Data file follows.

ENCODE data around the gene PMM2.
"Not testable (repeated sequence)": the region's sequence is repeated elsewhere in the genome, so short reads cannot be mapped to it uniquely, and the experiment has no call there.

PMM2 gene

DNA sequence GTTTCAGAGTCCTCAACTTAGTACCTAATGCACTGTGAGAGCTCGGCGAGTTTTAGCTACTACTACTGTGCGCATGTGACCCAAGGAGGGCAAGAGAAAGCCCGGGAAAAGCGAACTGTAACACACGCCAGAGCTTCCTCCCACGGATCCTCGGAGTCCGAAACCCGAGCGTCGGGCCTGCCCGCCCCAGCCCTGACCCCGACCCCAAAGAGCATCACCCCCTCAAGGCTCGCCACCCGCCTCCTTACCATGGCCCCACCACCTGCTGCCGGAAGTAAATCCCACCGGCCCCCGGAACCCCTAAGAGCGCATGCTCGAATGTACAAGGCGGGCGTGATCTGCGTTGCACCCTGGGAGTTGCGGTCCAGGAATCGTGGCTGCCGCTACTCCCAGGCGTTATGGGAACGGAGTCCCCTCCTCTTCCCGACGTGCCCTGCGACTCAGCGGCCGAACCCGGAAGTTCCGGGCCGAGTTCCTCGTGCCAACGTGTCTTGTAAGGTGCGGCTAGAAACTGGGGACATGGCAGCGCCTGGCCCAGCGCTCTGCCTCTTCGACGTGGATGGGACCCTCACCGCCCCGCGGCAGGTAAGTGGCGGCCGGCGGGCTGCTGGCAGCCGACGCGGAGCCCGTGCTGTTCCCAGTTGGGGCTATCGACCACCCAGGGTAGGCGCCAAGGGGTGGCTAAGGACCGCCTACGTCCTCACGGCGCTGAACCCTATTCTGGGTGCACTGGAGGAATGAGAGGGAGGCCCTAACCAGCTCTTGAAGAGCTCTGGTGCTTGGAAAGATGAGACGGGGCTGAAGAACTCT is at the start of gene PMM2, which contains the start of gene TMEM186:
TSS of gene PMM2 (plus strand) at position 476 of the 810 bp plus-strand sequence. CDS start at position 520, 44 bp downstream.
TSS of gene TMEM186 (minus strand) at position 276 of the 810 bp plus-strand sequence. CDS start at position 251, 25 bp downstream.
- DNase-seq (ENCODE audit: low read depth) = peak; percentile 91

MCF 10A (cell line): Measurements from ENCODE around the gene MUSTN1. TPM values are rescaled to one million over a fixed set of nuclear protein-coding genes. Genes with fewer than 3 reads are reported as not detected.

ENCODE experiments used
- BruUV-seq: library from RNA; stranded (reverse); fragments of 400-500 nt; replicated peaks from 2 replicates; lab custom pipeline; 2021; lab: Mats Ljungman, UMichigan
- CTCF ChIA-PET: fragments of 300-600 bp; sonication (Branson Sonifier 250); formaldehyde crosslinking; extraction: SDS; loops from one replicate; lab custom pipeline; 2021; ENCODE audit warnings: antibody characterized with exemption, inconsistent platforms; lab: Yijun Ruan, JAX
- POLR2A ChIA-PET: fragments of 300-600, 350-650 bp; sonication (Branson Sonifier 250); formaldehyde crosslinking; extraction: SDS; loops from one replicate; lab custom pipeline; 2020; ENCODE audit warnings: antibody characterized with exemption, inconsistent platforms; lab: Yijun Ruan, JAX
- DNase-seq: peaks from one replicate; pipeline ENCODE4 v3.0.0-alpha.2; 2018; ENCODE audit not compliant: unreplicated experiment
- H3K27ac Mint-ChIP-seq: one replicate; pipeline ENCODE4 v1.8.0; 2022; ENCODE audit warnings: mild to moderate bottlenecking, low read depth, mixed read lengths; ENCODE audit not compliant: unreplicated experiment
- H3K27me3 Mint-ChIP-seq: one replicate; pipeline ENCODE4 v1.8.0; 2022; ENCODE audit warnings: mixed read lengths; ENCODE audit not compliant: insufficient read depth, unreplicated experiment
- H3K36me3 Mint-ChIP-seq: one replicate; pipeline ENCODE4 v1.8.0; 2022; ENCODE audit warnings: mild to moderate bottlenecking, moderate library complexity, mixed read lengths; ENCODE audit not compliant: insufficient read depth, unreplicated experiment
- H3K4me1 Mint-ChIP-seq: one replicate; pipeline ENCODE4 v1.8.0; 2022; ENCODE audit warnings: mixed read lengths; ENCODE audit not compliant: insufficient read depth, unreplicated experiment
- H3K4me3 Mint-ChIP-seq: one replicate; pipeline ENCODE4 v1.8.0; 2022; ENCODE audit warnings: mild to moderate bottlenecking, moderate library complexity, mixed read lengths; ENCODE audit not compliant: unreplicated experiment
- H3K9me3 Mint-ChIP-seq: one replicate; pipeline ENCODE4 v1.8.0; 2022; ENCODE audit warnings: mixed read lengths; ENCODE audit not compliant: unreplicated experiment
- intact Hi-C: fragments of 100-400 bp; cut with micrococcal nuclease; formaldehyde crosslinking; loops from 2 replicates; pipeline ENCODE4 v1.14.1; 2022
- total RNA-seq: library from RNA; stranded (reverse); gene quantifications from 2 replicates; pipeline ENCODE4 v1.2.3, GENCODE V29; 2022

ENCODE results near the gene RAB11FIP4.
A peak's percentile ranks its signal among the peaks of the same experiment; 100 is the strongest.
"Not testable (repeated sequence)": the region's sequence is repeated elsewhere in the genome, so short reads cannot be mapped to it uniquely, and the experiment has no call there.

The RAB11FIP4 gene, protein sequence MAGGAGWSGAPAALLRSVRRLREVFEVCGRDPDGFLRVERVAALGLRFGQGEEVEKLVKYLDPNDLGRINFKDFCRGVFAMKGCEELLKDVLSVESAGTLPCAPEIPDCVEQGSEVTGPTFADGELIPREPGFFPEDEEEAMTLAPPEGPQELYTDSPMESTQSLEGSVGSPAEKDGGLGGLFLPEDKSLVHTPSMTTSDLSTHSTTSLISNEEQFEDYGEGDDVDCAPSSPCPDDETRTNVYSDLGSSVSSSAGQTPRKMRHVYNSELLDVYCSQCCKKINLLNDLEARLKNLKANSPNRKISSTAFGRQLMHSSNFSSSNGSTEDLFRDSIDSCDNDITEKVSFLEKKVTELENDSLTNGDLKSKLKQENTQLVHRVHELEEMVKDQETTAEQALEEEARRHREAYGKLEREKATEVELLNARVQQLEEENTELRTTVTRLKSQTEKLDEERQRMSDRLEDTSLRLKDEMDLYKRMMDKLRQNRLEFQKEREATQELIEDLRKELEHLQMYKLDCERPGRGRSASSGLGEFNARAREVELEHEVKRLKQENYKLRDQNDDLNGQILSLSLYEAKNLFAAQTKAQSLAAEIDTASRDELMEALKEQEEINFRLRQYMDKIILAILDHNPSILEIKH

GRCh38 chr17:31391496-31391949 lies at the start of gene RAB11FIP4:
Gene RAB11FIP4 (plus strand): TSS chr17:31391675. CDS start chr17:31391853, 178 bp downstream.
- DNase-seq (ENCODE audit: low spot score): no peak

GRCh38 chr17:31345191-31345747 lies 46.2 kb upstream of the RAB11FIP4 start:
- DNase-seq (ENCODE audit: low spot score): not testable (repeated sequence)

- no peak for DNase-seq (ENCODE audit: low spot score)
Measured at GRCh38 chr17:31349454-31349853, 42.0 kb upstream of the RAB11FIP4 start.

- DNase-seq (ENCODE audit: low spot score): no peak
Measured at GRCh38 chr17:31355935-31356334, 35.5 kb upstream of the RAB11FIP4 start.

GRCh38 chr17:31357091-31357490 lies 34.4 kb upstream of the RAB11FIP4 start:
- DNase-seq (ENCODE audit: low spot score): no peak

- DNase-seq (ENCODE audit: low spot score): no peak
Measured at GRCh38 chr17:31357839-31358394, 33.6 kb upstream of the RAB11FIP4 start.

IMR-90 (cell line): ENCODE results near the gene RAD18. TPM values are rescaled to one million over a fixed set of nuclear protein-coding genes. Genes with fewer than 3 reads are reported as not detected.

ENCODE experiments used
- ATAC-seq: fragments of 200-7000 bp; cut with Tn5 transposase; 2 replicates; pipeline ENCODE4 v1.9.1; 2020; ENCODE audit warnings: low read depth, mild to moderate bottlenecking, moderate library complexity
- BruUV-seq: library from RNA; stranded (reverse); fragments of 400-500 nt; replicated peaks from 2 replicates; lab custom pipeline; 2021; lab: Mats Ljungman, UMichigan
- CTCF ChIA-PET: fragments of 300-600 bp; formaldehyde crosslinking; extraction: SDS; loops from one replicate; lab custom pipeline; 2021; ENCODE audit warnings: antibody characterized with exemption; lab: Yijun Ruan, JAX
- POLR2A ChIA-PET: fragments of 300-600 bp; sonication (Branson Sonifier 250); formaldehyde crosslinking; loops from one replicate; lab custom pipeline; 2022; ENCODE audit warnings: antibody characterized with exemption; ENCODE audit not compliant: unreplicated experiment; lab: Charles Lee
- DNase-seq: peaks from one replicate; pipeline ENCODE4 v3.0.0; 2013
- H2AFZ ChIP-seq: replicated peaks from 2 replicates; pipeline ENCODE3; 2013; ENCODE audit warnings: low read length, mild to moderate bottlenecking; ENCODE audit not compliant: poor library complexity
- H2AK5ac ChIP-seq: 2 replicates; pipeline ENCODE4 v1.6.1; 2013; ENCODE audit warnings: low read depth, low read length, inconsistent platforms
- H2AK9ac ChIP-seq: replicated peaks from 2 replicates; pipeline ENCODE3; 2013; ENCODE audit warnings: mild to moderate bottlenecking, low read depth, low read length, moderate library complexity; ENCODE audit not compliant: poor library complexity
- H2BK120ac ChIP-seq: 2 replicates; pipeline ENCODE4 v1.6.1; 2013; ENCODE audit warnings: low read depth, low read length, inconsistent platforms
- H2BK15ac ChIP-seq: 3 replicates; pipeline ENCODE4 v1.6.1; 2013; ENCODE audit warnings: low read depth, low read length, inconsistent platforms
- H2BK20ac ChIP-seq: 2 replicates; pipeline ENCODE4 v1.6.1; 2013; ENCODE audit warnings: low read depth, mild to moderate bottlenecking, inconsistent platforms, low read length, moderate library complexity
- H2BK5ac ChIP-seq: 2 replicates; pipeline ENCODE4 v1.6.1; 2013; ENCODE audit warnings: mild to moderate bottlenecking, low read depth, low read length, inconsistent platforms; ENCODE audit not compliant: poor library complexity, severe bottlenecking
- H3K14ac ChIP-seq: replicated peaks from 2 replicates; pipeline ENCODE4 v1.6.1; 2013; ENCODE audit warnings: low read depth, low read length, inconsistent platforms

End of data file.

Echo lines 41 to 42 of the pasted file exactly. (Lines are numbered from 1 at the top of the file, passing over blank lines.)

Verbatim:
- ATAC-seq: fragments of 200-7000 bp; cut with Tn5 transposase; 2 replicates; pipeline ENCODE4 v1.9.1; 2020; ENCODE audit warnings: low read depth, mild to moderate bottlenecking, moderate library complexity
- BruUV-seq: library from RNA; stranded (reverse); fragments of 400-500 nt; replicated peaks from 2 replicates; lab custom pipeline; 2021; lab: Mats Ljungman, UMichigan